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Author Topic: Narrow filters for a Kenwood TS-480 SAT  (Read 4153 times)
KB7FSC
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Posts: 53




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« on: November 25, 2011, 06:01:45 PM »

I am thinking its time to install a filter in my rig.  I operate mostly CW, psk, rtty and ssb.  My question is for those running 480's, would the 270 hz be too narrow to run comfortably with cw, psk and especially rtty, or should I invest in a 500 hz filter instead?  I will probably end up eventually buying two filters for my rig, but only have the money for one right now.

I've never operated a rig with filters before so I'm wondering how much can I expect the narrow filters to cut down adjacent signals compared to the AF DSP that is built into the radio.  I noticed even though I narrow down the DSP filter, strong adjacent signals can still nearly wipe out the signal I'm trying to pull in.

Thanks,

KB7FSC - Wane
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AE6ZW
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« Reply #1 on: November 25, 2011, 06:37:20 PM »

I have used both 250 Hz and 500 Hz from various different manufactures,  but for casual operation I prefer 500 Hz filter over 250 Hz,  because I mostly do slow speed CW , and many of the station I communicate with uses older radio , their frequency often drift as time pass, and 500Hz is easier to tune,  only time I prefer 250 Hz filter is when there are a lot of noises from near by electronics power line , etc,  then 250 Hz remove more noise than 500 Hz filter,  my first choice would be 500 Hz , but I also like option of having 250 Hz as secondary
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AA2CB
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Posts: 12




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« Reply #2 on: November 28, 2011, 12:51:25 AM »

Hi Wane... For CW you really need two good filters. One 500 and one 250. When on CW tuning around the band you will always use the 500. To tune through all that noise with no filter is a real pain. When you tune in a station as good as you can with the 500 then you switch down to the 250 for the best clarity. The idea is to narrow the frequency as much as possible to eliminate the noise so you can hear those faint stations.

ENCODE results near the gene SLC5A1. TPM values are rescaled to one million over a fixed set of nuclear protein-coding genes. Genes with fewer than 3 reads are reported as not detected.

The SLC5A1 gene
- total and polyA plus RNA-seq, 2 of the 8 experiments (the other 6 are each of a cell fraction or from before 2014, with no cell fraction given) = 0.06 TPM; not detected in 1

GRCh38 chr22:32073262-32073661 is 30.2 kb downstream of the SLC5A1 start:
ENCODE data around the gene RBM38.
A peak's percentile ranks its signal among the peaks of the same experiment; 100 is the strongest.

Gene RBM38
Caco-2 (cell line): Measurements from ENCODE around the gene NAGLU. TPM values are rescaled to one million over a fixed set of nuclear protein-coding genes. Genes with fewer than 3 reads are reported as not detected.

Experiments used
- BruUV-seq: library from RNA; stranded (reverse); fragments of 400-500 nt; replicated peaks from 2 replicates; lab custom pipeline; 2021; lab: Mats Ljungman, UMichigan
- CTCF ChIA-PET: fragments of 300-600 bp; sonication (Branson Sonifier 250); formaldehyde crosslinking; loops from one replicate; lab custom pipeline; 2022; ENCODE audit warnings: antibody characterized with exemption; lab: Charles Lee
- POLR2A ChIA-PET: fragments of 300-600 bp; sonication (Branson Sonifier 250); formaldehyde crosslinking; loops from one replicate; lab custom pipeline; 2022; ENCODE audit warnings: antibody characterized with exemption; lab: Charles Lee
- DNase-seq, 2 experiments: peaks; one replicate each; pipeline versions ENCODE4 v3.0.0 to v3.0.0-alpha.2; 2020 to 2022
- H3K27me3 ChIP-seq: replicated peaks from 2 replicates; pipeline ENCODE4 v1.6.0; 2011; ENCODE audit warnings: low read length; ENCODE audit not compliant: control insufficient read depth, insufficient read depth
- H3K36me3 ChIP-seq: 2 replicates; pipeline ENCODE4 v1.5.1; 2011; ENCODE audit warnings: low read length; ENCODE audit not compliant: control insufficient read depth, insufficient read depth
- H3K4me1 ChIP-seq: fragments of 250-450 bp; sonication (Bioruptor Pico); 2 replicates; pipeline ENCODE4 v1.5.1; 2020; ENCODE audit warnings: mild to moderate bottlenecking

An example would be astronomy. You find something you want to look at with a pair of binoculars because they have a wide field of view. Its easy to see a lot of things and then zero in on one thing. Then you use a telescope which has a much higher magnification yet much narrower field of view to get a clearer picture of the object.

  If you can only afford one filter right now go for the 500.

Rosario/ AA2CB
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VA7CPC
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« Reply #3 on: November 28, 2011, 02:24:19 AM »

Quote
  If you can only afford one filter right now go for the 500.

I agree, FWIW.  A 250 Hz filter is really useful in contests, with cheek-to-jowl signals.  For most work, 500 Hz is fine.

An IF filter is _way_ better than AF DSP.  It is placed _inside_ the AGC loop, so strong signals outside the passband don't affect the receiver's gain.

One thing you could try to work a weak signal that's near a strong signal (I think the TS-480 has a narrow AF DSP filter):

. . . Set a narrow bandwidth on the AF DSP filter (250 Hz or so);

. . . Center the weak signal in the AF filter's passband;

. . . Turn off the AGC;

. . . Reduce the RF Gain so that the strong signal doesn't overload the receiver.

You may be able to get good copy on the weak signal.  I've run many RTTY contests, and normally have AGC _off_ to stop the strong signals from modulating the weak ones.

                   Charles
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